The first time Sonia Friedman saw Jerusalem, Jez Butterworth's raucous comedy about a charismatic Wiltshire drug dealer fighting eviction from his caravan, the award-winning British theatre producer emerged from the Royal Court Theatre thinking that it could never get from Sloane Square to Broadway.
On Sunday, Friedman will be among the nominees at the Beacon Theatre in Manhattan, with the US incarnation of Jerusalem up for six Tony Awards, including best play and best actor in a play, for the barnstorming performance Mark Rylance brought over from London.
It took a text message from Sir Tom Stoppard to persuade Friedman, who is also behind The Book of Mormon (the charmingly obscene favourite for best musical), that she should take Jerusalem to America. "You cannot call yourself a producer if you don't transfer this play," he wrote. The goading worked and in April she and three US producers opened the play in New York to rave reviews. The powerful New York Times critic Ben Brantley described it as "rousingly accessible".
Also nominated for best play (and tipped by critics as the favourite owing to its sheer commercial success) as well as four other Tonys are the equine puppets of War Horse, a National Theatre production based on Michael Morpurgo's children's novel about a thoroughbred called Joey, pressed into service during the first world war. Marianne Elliott, who co-directed War Horse and has just revived Alan Ayckbourn's Season's Greetings at the National, also had qualms about bringing a London production to the US. "We were very unsure an American audience would get the whole southern England thing, the resonance of the first world war that is still so strong in England – and the love of a horse," she admits: "I mean, how many horses do you see in New York?"
Regardless of how many medallions Jerusalem and War Horse collect on Sunday, Broadway expects to hear more British accents in future. In the past three years, British imports have given Friedman three best revival Tonys: the 1960s French farce Boeing Boeing (2008), Ayckbourn's trilogy The Norman Conquests (2009) and the musical La Cage aux Folles (2010). Transfers of other British productions, such as Yasmina Reza's star-studded comedy God of Carnage and the animated projections of Stephen Sondheim's Sunday in the Park with George have also done well commercially and critically in that period.
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Behind these transatlantic transfers lies a complex drama of economic realities, international investment, entrepreneurial risk-taking and a radical new commercial approach from British theatre's subsidised sector.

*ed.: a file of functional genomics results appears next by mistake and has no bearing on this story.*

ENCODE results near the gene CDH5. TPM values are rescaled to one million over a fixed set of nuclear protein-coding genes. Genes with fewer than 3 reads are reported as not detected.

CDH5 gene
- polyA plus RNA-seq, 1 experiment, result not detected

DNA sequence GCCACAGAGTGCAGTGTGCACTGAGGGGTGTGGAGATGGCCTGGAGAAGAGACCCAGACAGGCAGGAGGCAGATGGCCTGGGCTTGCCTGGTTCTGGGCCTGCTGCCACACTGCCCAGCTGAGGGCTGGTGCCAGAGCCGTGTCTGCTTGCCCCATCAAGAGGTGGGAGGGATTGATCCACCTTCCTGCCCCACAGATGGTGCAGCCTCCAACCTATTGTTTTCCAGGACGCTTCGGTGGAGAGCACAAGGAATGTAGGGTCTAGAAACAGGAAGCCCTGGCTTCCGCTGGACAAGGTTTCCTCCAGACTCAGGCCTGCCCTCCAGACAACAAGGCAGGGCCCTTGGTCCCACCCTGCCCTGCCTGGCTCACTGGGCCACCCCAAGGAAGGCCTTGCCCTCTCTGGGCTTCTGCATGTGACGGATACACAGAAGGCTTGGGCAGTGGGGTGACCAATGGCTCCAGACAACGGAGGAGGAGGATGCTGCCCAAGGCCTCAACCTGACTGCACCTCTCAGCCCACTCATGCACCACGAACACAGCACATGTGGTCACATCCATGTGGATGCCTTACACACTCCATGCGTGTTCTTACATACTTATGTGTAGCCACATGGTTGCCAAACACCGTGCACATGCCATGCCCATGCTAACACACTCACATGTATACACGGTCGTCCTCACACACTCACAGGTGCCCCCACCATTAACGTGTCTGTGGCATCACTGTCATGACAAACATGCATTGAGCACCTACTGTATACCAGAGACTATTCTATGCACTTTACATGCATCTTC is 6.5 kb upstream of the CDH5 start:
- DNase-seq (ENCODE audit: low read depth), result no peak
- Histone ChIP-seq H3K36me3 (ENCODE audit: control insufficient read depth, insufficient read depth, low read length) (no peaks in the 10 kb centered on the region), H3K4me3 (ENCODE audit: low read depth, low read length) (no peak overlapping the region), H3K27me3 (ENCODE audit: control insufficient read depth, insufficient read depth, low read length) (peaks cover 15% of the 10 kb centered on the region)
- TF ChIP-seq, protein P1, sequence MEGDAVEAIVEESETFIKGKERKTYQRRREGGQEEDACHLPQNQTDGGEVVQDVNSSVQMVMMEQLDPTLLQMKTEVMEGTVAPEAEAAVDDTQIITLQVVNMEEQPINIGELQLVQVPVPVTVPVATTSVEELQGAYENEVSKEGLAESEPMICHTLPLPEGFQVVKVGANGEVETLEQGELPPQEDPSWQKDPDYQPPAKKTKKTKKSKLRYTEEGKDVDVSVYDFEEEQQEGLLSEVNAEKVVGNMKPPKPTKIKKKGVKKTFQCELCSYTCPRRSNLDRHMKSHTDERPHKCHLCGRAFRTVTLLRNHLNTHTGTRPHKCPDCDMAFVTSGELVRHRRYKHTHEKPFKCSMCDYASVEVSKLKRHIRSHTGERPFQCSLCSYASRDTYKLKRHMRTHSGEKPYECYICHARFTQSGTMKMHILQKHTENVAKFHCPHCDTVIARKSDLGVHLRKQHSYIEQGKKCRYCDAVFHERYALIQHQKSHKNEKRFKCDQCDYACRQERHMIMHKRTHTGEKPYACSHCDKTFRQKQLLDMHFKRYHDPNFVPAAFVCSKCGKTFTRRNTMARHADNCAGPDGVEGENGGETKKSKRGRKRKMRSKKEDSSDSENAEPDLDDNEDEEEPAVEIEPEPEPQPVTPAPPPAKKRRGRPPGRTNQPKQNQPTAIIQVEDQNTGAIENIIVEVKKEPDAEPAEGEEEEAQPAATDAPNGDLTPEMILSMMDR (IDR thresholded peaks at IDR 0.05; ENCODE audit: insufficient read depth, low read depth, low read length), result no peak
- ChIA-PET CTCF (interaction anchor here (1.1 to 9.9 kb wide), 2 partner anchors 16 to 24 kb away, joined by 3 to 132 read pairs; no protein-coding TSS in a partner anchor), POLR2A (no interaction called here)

Broadway has seen British invasions before. A generation ago, Andrew Lloyd Webber's Cats and The Phantom of the Opera created a model for elaborate musicals such as The Lion King, where the original show's budget is made back by subsequent replica stagings from Las Vegas to Tokyo. The current influx of London productions looks very different, but similar business imperatives are at work. In uncertain times, says Annette Niemtzow, who produced Peter Morgan's Frost/Nixon on Broadway. "Everyone tries to find as many outlets as possible for what they have. You're constantly measuring what kind of multiple you can create for the play. Can it become a movie? Will it do well in the regionals?"
With Broadway budgets starting at $2m for even simpler plays, and increased risks in building a production from scratch, US investors are favouring familiar big-brand musicals, or shows that have proved their popularity off-Broadway or, increasingly, in London. Though the traffic moves both ways (Friedman has said The Book of Mormon should open in London next year, and Jersey Boys and Wicked have made good money in the West End), far more travels from the UK to the US as London has a huge cost advantage over Broadway. When budgeting for a New York transfer, Friedman explains that she typically converts the British costs into dollars and then multiplies by three to account for higher theatre rents, bigger marketing budgets and tougher demands from unions. In Jerusalem's case, the production that had taken £350,000-£400,000 (about $600,000) to mount in London cost $3.1m in New York. (That is modest compared with War Horse, which cost a reported $6m in New York.)
US and UK producers stress that British theatre attracts American attention for artistic as well as financial reasons. Arts Council subsidies allow theatres from the Royal Shakespeare Company to the National to test risky new material with few of the pressures felt by a commercial West End theatre that must survive on ticket sales alone. "That means you can experiment, be bold, even be allowed to fail sometimes," says Elliott. "We look for the most interesting choices, not the safest. I can't tell you how liberating that is." Kate Horton, the Royal Court's executive director, is clear about where her priorities lie: "We're not here to produce hits. We're here to push tastes forward," she says. Such innovation is welcome in the US where, as Nick Starr, the National's executive director, notes, the philanthropists who help finance productions at many smaller New York theatres may have more dyed-in-the-wool tastes. "Those donors, however brilliant they are in New York, tend to be lagging rather than leading indicators," he says tactfully.
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